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Let it be: A hands-off approach to preserving wildness in protected areas [chapter 6]Author(s): Peter Landres
Source: In: Cole, David N.; Yung, Laurie, eds. Beyond naturalness: Rethinking park and wilderness stewardship in an era of rapid change. Washington D.C.: Island Press. p. 88-105.
Publication Series: Miscellaneous Publication
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Keep it wild: Asking the right questions to guide wilderness management
DescriptionIn an era of rapid global climate change and other pervasive anthropogenic ecological insults, many scientists and managers have few qualms about taking action to mitigate the effects of these insults, including in areas that are protected by law as wilderness, wildlife refuges, or national parks. For example, habitat is manipulated to sustain populations of selected threatened and endangered species, nonindigenous invasive species are removed, and extirpated species are reintroduced. Even with important technical advances in the ecological sciences over the last several decades, ecologists still question the feasibility of managing biodiversity in the face of continued environmental change. For example, Western (2004: 496) wryly notes in an essay on the paradox of managing wildlands that "like the Red Queen running in place, we are destined to manage ever harder to save any semblance of the natural until . . . the unmanaged will be more managed than the managed to preserve the illusion of the natural."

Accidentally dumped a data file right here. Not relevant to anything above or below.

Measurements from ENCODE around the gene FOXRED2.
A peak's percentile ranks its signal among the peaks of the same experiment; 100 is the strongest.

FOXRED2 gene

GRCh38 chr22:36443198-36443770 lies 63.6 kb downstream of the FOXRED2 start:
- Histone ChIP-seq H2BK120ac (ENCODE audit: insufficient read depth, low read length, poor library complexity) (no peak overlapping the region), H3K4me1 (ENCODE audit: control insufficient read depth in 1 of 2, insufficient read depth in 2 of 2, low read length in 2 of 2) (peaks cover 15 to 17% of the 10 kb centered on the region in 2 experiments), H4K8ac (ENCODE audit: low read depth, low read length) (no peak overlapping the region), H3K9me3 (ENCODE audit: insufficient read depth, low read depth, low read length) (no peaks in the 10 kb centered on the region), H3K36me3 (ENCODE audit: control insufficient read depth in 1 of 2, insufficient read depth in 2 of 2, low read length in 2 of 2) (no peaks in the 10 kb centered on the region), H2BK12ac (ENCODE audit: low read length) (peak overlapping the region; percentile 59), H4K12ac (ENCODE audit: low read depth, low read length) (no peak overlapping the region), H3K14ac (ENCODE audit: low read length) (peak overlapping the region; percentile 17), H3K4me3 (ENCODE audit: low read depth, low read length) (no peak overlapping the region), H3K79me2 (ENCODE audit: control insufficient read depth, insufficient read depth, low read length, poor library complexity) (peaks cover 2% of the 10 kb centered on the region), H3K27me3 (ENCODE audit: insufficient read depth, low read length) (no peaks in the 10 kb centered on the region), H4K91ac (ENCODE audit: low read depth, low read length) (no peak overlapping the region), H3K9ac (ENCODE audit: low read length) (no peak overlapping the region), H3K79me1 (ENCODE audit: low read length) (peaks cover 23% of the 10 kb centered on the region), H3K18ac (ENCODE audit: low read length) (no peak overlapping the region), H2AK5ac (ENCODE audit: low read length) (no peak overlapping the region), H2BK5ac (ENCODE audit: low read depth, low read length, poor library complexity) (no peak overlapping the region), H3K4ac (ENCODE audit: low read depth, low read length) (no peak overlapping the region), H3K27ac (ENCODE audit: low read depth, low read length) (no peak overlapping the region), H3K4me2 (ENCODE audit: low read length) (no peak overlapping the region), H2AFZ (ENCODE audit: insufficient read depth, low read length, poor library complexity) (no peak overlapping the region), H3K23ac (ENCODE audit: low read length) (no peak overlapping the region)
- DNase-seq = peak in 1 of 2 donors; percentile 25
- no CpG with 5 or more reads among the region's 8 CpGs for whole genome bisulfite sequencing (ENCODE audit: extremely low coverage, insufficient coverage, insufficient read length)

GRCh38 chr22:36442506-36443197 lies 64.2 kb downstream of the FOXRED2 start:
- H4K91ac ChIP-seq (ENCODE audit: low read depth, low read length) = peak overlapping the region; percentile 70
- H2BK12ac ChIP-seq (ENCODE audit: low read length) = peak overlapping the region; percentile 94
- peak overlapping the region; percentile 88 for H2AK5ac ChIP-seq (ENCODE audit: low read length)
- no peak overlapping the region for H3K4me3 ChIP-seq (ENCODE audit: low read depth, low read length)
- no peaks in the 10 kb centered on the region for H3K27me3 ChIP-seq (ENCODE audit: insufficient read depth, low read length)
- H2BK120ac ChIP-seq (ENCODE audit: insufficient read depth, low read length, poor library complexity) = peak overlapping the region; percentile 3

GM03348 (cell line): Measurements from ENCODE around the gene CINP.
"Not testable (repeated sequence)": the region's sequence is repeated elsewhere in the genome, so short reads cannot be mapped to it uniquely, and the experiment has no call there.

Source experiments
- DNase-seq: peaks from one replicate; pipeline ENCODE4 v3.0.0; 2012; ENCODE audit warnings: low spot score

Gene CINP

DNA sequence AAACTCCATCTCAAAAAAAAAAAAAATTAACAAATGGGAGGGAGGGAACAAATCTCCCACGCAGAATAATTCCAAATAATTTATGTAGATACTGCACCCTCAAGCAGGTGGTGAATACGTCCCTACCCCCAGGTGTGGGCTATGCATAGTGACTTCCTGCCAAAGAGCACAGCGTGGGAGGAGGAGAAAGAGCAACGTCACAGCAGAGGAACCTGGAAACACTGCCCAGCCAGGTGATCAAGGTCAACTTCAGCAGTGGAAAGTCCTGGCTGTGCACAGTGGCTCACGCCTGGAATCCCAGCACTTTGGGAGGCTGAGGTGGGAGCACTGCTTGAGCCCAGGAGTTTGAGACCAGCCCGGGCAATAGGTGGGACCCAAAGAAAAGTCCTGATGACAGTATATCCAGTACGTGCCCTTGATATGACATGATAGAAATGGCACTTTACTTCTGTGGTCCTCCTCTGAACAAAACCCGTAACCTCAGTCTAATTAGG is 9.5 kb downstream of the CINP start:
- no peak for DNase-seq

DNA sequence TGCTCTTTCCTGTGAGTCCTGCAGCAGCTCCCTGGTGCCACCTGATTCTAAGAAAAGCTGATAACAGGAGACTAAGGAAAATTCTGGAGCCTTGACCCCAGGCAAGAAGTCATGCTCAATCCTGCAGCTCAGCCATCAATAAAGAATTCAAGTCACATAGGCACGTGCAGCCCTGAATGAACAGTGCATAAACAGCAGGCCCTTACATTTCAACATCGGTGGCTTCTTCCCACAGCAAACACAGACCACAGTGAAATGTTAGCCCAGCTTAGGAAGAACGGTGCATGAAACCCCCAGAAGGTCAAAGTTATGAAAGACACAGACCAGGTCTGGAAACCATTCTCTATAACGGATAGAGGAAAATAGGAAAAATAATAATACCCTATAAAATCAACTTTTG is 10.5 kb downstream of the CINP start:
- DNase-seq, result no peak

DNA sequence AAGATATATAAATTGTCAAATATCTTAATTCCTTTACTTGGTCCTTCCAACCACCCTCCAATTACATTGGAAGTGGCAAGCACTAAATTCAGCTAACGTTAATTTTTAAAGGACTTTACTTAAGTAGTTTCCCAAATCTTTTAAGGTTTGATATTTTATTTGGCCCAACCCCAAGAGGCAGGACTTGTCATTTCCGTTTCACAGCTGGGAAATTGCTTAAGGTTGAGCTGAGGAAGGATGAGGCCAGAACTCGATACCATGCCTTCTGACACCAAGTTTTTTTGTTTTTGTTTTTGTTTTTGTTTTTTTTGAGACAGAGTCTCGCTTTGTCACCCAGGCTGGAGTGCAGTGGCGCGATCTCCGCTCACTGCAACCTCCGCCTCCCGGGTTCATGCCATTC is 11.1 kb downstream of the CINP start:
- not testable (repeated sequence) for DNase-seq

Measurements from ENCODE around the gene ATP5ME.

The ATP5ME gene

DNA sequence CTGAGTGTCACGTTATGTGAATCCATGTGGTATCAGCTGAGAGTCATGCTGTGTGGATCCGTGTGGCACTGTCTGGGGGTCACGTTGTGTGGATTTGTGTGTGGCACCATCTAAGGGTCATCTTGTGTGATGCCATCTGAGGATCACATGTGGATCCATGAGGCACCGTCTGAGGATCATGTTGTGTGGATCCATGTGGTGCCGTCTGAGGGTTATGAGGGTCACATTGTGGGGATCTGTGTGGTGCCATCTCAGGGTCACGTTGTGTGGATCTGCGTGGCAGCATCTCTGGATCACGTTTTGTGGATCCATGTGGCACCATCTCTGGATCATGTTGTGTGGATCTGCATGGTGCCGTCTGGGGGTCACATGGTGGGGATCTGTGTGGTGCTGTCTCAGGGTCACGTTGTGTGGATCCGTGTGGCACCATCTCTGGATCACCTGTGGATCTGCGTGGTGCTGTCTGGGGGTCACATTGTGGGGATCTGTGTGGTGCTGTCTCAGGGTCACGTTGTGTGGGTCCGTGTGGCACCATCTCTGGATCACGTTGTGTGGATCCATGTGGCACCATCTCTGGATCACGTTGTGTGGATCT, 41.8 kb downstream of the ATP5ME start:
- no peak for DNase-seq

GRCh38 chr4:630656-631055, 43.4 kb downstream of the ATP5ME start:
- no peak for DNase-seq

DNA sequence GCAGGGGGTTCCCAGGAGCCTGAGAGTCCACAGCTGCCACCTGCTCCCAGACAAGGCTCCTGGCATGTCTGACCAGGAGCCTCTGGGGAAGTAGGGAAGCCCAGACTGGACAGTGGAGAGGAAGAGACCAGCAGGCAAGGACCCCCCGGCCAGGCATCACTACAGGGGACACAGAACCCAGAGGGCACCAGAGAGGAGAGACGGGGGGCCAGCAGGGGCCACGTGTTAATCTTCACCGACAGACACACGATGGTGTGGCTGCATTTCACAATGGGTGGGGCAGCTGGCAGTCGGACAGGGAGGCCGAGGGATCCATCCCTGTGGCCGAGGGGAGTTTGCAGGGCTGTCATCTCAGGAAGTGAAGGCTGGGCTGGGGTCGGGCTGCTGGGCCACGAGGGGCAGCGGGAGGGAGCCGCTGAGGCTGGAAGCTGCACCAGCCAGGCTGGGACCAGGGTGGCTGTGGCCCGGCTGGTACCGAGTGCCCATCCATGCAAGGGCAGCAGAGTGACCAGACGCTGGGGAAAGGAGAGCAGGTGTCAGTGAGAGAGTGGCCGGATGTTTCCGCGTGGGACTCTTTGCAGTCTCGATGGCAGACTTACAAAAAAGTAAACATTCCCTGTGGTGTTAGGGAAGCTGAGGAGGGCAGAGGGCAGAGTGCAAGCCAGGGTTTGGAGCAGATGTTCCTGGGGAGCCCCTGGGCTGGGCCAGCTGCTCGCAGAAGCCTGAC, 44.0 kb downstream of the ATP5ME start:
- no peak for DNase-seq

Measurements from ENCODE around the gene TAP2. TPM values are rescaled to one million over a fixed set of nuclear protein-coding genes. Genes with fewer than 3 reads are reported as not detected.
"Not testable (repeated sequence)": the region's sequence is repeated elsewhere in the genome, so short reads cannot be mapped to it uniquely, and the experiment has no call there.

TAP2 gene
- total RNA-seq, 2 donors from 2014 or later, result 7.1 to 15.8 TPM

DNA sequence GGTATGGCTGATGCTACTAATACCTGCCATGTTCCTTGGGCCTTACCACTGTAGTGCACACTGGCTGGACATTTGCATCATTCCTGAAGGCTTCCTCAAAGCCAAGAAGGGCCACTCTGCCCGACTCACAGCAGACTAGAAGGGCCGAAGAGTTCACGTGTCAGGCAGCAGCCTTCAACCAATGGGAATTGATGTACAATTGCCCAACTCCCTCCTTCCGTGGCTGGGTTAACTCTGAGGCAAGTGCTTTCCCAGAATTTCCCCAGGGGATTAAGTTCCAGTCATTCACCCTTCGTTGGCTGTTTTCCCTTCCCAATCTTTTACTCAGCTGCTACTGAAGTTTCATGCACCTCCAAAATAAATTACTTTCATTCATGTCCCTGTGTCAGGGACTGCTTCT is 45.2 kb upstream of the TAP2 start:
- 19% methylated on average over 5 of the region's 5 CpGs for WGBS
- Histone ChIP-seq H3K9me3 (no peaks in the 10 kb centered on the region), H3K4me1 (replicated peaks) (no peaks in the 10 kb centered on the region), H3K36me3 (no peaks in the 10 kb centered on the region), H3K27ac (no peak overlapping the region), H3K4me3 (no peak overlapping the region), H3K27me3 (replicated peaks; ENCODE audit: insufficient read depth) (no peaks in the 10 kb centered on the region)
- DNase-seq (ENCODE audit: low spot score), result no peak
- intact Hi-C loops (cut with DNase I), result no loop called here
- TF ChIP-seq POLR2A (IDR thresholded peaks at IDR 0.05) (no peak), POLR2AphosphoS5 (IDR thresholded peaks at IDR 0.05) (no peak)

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CitationLandres, Peter. 2010. Let it be: A hands-off approach to preserving wildness in protected areas [chapter 6]. In: Cole, David N.; Yung, Laurie, eds. Beyond naturalness: Rethinking park and wilderness stewardship in an era of rapid change. Washington D.C.: Island Press. p. 88-105.
Keywordswildness, protected areas, environmental change
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